Thursday, March 18, 2010

The Slipcover

This is really long, really wordy, and probably really confusing. Don't read it unless you're interested. I thought I'd share the slipcover process in case anyone else is thinking about making one, because I couldn't find a tutorial or good library book that went over it. My directions are patchy and my terms are probably incorrect, but maybe it will give the basic idea. (I don't know if this is the very best way to do it, but it worked for me. I got my process from combining ideas from a few library books) This is mostly so I can remember how I did it, if I want to do it again.
Here is the chair I started with (the cushion is not pictured). It is an IKEA Ektorp Jennylund armchair, normally $200, but I found a new one in the "as-is" section for $30 because it didn't have legs or a cover. So of course I snatched it up before anyone else could even glance at it. You can find cheaper chairs on craigslist, but I'm always nervous of the history. (did the owner smoke in it? did a cat sleep on it? did someone die in it? ha. you never know!)
The first step was buying legs, which took more looking than I thought. I ended up buying six inch legs on ebay for about $24 for a set of four. They're simple, but I didn't want to spend any more money on nicer legs. The only problem was that the screw to the legs didn't fit in the screw holes in the chair. That was a project in and of itself, and I won't go into the details, but we got it to work. Thanks to my wonderful husband and the Home Depot workers!
I bought my fabric on fabric.com for a very good price, thanks to a 50% promo code I found online. That really helped out. I love the dark brown color and the sturdiness of the cloth. I think it will hold up well. After the discount the fabric was $7.00 a yard, and I ended up getting seven yards. I measured all the chair dimensions (and added about 2 inches to be safe) and drew it to scale to see exactly how many yards I would need. Then I added one yard to be safe. This took a long time, but I'm glad I did it because I had just the right amount, with only a little to spare.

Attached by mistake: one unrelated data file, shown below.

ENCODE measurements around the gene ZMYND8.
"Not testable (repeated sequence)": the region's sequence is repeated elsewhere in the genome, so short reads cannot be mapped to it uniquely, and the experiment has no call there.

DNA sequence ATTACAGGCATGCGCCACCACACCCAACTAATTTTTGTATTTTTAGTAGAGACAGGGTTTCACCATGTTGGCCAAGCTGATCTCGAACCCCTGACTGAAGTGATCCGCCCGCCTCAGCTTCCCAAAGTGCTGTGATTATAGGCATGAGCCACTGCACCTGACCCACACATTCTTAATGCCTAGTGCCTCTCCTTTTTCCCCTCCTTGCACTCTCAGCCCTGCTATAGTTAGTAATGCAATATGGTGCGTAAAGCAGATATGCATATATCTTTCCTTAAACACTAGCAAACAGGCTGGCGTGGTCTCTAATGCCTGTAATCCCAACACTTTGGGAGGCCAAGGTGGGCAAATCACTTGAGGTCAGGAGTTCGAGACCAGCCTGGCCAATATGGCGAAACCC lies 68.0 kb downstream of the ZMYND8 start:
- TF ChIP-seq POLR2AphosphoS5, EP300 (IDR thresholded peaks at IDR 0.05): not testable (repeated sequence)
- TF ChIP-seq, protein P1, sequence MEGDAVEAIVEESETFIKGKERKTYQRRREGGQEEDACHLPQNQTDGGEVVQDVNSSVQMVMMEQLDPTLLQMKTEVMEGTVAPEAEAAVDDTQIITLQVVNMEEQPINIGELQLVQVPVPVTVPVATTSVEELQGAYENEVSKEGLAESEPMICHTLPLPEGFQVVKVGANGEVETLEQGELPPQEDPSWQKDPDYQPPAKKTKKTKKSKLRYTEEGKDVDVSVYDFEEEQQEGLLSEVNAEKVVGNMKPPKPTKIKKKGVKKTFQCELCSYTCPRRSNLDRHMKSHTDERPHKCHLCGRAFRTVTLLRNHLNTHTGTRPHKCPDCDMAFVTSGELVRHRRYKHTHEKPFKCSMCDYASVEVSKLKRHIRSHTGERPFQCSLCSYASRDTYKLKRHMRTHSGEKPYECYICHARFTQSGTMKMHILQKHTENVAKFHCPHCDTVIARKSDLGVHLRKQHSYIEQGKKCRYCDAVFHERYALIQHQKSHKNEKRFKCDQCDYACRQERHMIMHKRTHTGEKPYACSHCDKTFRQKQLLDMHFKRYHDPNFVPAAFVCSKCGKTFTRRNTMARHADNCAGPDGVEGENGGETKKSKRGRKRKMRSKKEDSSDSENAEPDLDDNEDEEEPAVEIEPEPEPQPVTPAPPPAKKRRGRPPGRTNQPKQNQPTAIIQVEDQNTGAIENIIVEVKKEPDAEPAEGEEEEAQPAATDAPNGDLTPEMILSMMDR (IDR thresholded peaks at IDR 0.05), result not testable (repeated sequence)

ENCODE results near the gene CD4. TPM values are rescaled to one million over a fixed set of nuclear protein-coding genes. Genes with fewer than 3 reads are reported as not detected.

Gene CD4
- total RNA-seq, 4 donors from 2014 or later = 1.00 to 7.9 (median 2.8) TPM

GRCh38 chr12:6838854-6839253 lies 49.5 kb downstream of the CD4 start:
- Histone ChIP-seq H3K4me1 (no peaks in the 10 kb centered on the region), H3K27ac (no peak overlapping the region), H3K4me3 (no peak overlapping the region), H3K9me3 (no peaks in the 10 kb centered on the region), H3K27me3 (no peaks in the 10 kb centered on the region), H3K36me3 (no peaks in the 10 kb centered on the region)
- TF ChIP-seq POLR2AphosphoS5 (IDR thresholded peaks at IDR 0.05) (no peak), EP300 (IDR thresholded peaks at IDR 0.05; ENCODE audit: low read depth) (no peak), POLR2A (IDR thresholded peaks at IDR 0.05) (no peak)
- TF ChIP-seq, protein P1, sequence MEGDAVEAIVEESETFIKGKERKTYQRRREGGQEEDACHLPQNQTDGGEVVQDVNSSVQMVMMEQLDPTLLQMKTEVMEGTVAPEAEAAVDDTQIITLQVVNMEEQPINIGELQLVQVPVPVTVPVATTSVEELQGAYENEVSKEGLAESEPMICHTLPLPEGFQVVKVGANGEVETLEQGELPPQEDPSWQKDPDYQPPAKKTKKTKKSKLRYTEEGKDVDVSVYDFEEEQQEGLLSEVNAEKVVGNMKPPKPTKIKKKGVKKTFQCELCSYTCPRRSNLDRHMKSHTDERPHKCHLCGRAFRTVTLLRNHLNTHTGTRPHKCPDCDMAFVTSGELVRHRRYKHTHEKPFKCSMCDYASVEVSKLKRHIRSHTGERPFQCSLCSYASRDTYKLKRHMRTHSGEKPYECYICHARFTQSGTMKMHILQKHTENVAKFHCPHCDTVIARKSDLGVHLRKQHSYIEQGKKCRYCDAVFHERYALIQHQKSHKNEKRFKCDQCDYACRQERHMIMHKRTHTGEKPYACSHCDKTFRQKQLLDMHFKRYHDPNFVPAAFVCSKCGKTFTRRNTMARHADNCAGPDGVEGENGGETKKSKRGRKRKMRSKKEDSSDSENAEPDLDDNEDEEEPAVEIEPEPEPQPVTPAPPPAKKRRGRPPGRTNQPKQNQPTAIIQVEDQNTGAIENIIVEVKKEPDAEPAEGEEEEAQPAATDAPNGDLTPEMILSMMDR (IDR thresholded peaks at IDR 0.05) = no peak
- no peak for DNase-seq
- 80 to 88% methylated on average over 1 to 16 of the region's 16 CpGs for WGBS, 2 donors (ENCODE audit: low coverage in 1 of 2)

Now for the actual sewing:
First I made the welting, which was so easy. I used 11 yards of the cording and encased it with 1.5 inch strips of my fabric.
To join strips together, cut 45 degree angles, then match right sides together perpendicular to each other and sew. Then press the seams flat. The diagonal seam won't stand out as much.
Fold the cording into the welting strips, pin, and sew as close to the cording as you can. I used my zipper foot, and it worked fine. I'm glad I didn't buy a special welting foot.
Then cut the fabric and lay it on your chair to make sure it'll be suficient.
First, pin the panel for the front side of the back (confusing?), right side down. And do the same for the inner arm and the front of the arms
Draw a line around the front of the arm where you want the welting, then pin the welting onto the line. And sew it on, sewing as close to the cording as possible. Then attach the front arm panels to the inner arm panels.
Then pin the inner arm panels to the front and sides of the back section. (sounds totally confusing, but I don't know how to say it.)
Pin, Sew, and trim your seams.
Here's the chair with the front arm panels, inner arm panels, and front of the back section all sewed together.